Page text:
Tuesday, July 9, 2013

Surveyor Crater: Before and After

Another look at Surveyor Crater, the Apollo 12 and Surveyor 3 landing site, under early morning illumination not much above the horizon from what Conrad & Bean encountered after the second manned landing on the Moon in November 1969. (View the labeled LROC Featured Image release HERE,, and read a description for comparisons made between a high-resolution Lunar Orbiter photograph of the same area. Field of view above is 270 meters at this, the full 47 centimeter per pixel resolution; cropped from LROC Narrow Angle Camera (NAC) mosaic M177785917RL, orbit 11336, December 6, 2011; 73.1° angle of incidence from 38.15 kilometers [NASA/GSFC/Arizona State University].
Ryan Clegg
LROC News System

The Lunar Orbiter program, much like LRO, was designed primarily to obtain images to allow scientists and engineers to characterize the lunar surface in the context of finding safe and engaging landing sites for future missions.

A total of 5 Lunar Orbiters (LO) were sent to the Moon, and they collectively photographed most of the lunar surface at 60 to 600 meters resolution, with resolutions as high as 1 meter per pixel for some of the LO-5 photographs.

In 1967, NASA launched Lunar Orbiter 3 with the primary objective of finding safe landing sites for the Surveyor and Apollo missions. Both a Surveyor and an Apollo mission soon visited one area that the Lunar Orbiter photographed. Surveyor 3 landed on April 20, 1967 in Oceanus Procellarum at approximately 3.02°S, 23.42°W.

The spacecraft landed in a small, 200 m crater that was later named Surveyor Crater.

Recovered from the original telemetry tapes by the Lunar Orbiter Image Restoration Project (LOIRP). LO3-154 H2 was recently released, including an inset marking the Surveyor 3 and Apollo 12 expeditions [LOIRP/Moonviews.com].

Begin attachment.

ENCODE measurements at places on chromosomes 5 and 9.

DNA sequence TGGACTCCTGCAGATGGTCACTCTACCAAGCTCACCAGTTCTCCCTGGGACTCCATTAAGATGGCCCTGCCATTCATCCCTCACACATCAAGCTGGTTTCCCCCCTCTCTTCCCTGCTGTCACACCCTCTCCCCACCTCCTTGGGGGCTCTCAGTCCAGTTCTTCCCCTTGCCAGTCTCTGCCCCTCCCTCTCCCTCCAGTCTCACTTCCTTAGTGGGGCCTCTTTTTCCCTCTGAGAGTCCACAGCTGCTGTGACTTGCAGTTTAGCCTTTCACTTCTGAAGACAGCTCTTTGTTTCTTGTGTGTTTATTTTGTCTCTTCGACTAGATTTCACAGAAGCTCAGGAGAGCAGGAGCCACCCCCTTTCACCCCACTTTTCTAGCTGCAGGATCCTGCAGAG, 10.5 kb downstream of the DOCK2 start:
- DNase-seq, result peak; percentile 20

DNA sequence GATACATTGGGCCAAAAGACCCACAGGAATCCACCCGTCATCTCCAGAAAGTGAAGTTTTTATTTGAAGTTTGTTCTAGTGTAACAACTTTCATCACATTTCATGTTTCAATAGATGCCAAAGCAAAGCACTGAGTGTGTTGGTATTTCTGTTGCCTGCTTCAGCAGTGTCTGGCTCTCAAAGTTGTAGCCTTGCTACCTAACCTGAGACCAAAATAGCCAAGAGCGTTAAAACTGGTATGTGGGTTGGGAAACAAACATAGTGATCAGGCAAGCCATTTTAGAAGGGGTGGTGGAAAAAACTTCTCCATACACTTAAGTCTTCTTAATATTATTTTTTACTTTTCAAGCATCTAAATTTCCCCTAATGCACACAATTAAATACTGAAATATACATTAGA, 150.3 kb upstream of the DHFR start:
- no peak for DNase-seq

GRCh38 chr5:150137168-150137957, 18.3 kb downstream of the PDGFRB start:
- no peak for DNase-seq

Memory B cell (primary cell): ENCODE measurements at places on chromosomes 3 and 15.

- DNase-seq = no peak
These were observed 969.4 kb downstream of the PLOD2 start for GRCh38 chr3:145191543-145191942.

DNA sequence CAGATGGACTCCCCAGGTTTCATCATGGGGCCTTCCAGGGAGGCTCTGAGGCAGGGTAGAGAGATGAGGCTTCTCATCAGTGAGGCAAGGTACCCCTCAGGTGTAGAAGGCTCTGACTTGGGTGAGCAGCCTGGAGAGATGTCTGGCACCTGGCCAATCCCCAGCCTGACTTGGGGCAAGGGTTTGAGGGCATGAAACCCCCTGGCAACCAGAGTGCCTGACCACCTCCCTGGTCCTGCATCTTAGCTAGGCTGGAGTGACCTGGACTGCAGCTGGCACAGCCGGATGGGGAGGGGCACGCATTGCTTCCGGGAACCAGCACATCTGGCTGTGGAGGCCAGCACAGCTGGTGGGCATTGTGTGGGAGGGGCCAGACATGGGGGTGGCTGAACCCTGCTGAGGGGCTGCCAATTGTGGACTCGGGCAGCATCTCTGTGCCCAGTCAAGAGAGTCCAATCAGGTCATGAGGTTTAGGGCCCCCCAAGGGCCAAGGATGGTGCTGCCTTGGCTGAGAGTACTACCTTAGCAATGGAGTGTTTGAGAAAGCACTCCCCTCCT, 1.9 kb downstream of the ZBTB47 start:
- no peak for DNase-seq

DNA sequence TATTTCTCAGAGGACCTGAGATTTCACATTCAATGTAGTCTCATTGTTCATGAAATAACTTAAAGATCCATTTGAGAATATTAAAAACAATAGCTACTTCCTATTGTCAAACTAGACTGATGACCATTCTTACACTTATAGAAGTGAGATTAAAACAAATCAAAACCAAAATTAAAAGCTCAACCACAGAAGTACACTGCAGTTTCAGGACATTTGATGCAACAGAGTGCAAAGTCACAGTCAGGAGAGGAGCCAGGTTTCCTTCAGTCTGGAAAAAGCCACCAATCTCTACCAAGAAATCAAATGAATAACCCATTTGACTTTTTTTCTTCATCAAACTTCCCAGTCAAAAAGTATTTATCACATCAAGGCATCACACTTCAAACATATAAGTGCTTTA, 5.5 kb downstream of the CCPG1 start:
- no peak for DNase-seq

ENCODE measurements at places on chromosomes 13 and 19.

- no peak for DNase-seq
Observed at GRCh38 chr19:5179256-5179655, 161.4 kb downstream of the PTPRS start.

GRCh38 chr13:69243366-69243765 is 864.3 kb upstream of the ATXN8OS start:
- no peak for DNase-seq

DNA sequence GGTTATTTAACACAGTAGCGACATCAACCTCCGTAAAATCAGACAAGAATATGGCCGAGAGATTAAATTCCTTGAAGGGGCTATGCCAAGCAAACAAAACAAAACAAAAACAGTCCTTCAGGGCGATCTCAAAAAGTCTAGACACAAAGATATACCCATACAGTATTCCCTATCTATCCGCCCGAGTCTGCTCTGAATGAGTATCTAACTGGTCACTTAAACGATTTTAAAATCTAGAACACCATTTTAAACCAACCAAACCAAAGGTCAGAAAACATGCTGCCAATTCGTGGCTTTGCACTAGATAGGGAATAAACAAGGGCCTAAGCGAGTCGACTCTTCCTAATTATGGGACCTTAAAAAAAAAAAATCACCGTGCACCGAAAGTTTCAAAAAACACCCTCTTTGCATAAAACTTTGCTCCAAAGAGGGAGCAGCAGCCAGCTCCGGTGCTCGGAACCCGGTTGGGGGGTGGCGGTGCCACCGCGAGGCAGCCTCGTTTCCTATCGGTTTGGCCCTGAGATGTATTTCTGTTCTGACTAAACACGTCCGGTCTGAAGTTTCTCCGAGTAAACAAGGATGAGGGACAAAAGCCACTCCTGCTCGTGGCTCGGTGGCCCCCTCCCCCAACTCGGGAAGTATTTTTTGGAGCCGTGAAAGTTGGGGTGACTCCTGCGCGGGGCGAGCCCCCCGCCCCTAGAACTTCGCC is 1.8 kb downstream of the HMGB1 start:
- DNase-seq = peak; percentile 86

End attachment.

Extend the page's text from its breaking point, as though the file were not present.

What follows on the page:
LROC image M1108432631R (left, incidence angle = 68.8 degrees) and Lunar Orbiter 3 image LO3-154-H2 (right, incidence angle = 67.2 degrees) of Surveyor Crater, the eventual landing site of both Surveyor 3 and Apollo 12. Both images were taken at similar illumination geometries and the NAC image has been stretched to match the saturation seen in the LO-3 image [NASA/GSFC/USGS/LPI].
The LROC NAC mosaic (bottom) and an similarly arranged field of view from Lunar Orbiter image 3154-H2 (top, incidence angle = 67.2°) of Surveyor Crater, eventual landing site of Surveyor 3 and Apollo 12 soon after.
Two and a half years later, on 19 November 1969, Apollo 12 demonstrated the Lunar Module's capability to make a pinpoint landing by setting down on the edge of Surveyor Crater, about 155 m from the deactivated Surveyor 3 spacecraft. Almost 45 years later, LROC imaged the same area of Oceanus Procellarum that LO-3 photographed. The LROC image, however, reveals some new features - the Apollo 12 Lunar Module (LM), Surveyor 3 spacecraft, and astronaut tracks are all visible. Perhaps most evident is that Surveyor Crater and the area around the LM are noticeably brighter than in the LO image.

Apollo 12 cmdr. Pete Conrad poses by the Surveyor 3 unmanned spacecraft two and a half years after the small vehicle soft landed just inside the east rim of a 200 meter crater in Oceanus Procellarum, a deliberate test and demonstration of rapid advancements in precise landing navigation necessary for future landings. Conrad holds up the sampling arm and grasps the video camera assembly, both retrieved and providing valuable study of the effects of the dusty landing plume originating from Intrepid lunar module. Alan Bean snapped this picture. [NASA/ALSJ].